Graduating ORIE Seniors Receive Prizes, Fellowships and Special Recognition
The Class of 2010 ORIE graduation ceremony demonstrated the extraordinary scope of accomplishments by the graduating seniors, many of whom were singled out for special recognition at the event.
Each year the ORIE graduates who are at the top of the graduating class academically receive an award named for the late Byron Saunders, a faculty member and director of the School and Dean of the Cornell Faculty. This year's winners are Marcus Meng, Jenny Zhou and Joseph Xu. Remarkably, all three have interned at Archelon, a company founded by ORIE alum Charles Tall (featured in the Fall 2010 ENG magazine), and they all joined the company upon graduation. They each graduated summa cum laude.
|Professor Peter Jackson presents the Saunders Prize to Jenny Zhou, Marcus Meng, and Joseph Xu.
Meng, from Vancouver, British Columbia, was a member of Cornell's Automotive X-Prize team for two years and has served as a TA in operations research, computer science and mathematics. He was a facilitator with the Academic Excellence Workshops (AEW), a student manager for Cornell Dining, and a participant in the Engineering Co-op program.
Zhou, from Richmond Hill, Ontario, did independent research in energy and the environment, financial regulation, and portfolio optimization, the last two for ORIE. She was a student manager for Cornell Dining for 2 years, served as a TA, and has been involved in AEW as facilitator and trainer. She is an Engineering Global Fellow.
In his freshman year Xu, from Tokyo, co-authored a paper that was published in a top chemistry research journal. He did independent research on factory simulations, shortfall risk, and immunology, served as a TA, an AEW facilitator in computer science, math and chemistry, and as operations deputy on the Automotive X Prize team. He also volunteered at the Ithaca Free medical Clinic.
M. Eng. Awards
New graduates Daniel Zhang, Matt Robison, and Gérman Gutiérrez Gallardo received fellowship awards to continue into the ORIE Master of Engineering program.
Robison and Gutiérrez each received a Knight Scholarship, named after an alumnus of a predecessor of ORIE, the Administration Option. These awards are designed to assist and encourage top students to earn both M.Eng. and MBA degrees at Cornell. They are described in greater detail in a prior news article.
|Daniel Zhang, Matt Robison and Gérman Gutiérrez Gallardo receive fellowships.
Robison, from Rensselaer, NY, headed the 65-member Automotive X Prize team made up of students from throughout the College of Engineering. Gutiérrez, from Guadalajara, Mexico, graduated summa cum laude. He co-founded an organization striving to increase Mexican student representation at top American universities and, with classmate Thomas Byuen, did a research project analyzing optimal strategies for Monopoly.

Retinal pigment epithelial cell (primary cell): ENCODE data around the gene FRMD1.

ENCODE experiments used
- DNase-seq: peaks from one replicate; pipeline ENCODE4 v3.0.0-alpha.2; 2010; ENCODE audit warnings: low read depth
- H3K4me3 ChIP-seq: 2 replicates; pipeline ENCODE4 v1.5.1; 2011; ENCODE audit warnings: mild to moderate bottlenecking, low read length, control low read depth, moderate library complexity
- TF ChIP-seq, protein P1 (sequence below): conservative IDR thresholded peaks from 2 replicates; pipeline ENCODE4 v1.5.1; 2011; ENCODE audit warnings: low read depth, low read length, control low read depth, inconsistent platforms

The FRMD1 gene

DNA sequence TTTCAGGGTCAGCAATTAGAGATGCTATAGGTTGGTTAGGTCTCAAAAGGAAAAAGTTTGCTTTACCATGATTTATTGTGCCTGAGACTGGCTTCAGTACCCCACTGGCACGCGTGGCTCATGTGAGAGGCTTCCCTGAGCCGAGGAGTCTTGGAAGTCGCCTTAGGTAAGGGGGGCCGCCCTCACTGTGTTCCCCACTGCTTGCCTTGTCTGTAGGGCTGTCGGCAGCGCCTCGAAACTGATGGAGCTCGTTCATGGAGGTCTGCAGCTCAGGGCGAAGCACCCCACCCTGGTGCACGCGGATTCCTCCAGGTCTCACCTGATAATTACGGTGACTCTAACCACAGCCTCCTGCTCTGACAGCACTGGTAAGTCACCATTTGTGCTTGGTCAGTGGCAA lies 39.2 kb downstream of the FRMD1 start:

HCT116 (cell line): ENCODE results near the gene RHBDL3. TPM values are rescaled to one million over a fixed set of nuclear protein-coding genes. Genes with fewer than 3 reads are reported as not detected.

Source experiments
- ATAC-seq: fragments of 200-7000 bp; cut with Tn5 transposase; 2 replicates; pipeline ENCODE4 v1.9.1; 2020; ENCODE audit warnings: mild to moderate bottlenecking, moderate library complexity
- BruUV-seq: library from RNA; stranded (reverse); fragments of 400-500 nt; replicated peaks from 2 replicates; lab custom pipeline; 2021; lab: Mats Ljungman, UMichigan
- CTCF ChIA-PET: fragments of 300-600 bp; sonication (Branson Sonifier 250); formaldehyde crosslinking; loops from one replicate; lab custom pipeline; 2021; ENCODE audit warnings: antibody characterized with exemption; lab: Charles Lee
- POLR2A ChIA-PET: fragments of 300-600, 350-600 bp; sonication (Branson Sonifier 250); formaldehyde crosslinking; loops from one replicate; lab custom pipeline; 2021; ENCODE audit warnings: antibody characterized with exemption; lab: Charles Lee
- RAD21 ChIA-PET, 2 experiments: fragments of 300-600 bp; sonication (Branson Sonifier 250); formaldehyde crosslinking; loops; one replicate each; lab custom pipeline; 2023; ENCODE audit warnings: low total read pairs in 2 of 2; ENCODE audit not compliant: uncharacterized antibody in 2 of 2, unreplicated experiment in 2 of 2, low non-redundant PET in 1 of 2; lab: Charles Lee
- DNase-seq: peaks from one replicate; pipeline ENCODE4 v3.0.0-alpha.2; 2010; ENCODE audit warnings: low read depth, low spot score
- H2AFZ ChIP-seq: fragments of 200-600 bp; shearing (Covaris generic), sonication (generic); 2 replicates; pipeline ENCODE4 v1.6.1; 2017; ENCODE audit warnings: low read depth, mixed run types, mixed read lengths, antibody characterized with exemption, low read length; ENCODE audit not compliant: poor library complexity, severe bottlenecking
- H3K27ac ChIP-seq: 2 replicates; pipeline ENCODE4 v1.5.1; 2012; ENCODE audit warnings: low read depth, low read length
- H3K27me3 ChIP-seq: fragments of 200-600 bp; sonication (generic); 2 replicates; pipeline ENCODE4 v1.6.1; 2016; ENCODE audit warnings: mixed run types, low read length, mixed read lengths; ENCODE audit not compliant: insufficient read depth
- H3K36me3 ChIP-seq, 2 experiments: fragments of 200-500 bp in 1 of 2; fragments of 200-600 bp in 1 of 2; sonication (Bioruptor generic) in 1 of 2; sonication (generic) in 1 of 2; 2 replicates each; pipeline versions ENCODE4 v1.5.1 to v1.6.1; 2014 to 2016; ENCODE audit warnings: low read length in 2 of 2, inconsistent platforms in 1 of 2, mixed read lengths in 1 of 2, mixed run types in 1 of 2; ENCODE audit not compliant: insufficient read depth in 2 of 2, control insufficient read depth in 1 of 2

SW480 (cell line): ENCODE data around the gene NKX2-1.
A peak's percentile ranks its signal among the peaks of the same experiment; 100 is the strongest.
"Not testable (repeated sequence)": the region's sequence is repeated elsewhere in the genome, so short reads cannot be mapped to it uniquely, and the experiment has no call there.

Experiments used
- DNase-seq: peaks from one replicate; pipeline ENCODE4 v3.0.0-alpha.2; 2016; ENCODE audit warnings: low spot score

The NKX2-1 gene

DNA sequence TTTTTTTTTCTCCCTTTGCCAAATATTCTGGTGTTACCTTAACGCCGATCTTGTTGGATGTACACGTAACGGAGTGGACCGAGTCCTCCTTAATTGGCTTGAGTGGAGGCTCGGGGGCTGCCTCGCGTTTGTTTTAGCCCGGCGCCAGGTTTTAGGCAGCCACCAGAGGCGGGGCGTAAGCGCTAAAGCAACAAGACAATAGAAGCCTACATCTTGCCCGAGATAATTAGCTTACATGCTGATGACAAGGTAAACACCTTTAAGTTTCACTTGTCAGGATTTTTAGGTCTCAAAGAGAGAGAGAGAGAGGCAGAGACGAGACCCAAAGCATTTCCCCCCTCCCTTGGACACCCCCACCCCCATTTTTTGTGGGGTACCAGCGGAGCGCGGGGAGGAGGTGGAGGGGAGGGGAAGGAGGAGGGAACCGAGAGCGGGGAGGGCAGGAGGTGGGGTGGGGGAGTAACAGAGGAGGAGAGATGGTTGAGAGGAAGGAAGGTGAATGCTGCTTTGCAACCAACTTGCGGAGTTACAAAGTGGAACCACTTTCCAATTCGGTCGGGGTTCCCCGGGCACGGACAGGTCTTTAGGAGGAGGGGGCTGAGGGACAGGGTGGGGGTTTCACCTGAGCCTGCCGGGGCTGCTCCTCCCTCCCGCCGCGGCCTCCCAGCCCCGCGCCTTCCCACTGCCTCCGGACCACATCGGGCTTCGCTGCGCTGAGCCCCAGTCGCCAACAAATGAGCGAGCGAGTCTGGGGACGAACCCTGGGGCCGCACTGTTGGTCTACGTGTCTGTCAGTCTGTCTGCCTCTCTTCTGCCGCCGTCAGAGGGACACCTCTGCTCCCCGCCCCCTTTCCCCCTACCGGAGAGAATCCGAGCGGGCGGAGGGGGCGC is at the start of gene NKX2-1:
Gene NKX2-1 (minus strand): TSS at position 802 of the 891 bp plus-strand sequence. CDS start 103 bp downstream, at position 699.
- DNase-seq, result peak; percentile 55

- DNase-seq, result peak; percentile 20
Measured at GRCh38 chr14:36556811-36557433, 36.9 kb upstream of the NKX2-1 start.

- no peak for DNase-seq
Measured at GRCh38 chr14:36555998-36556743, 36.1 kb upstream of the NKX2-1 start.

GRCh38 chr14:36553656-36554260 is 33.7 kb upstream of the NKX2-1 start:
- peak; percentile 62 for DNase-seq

Robison, who graduated cum laude, also received the Sam and Geraldine Dell Fellowship, established in 2008 with a generous gift from the Dells. Sam Dell received his BS degree in ORIE in 1965 and his MEng in 1966, going on to 35 years of leadership roles at ExxonMobil.
Gutiérrez, who graduated summa cum laude, also received the Allan H. Mogensen Prize, established to recognize a pioneer in the concept of work simplification, which became a cornerstone of what is now called the Toyota Production system. He was an active member of Cornell’s Society of Hispanic Professional Engineers and was co-lead facilitator in the AEW.
Zhang, who also graduated summa cum laude, received the ORIE Master of Engineering Fellowship, which was awarded for the first time in 2010. From Seattle, WA, Zhang served as a technology transfer intern at the Cornell Center for Technology, Enterprise and Commercialization, a treasury analyst intern for Student Agencies, a TA, and a member of the executive board of the Cornell chapter of the Engineering Honor Society. (Since commencement, Zhang withdrew from the M.Eng. program and the ORIE Master of Engineering Fellowship has been awarded to Mark Fontana, a Cornell government and economics graduate.)
Professor Robert Bland, who served as Associate Director for Undergraduates throughout the period when the graduates were ORIE students, hosted the awards presentation at the graduation ceremony. In his remarks to the graduating students and their parents, he acknowledged the broad involvement of ORIE undergraduates as leaders in campus activities, including service organizations, athletics and performing arts, as well as study abroad and Engineering Coop participation. In particular he provided Excellence in Leadership recognition to graduates Edwin Salazar, Vicky Tian, Kristie Resetco, Yoon Kang, Peirce Stern, Liz Peters, Christine Kelly, Nicole Monteleone, Anson Li, and Megan Akamine, and provided ample evidence of their leadership roles.
Salazar, from Central Islip, NY, is a Gates Millenium Scholar, and was treasurer, then vice president, then president of the Cornell chapter of the Society for Hispanic Professional Engineers. He was a CUEmpower mentor, and volunteered in the Ithaca Community in the Relay For Life and in Cornell’s Into the Streets program. He was a web applications manager for CU Data Management and a support tech in the Engineering Academic Computing Center.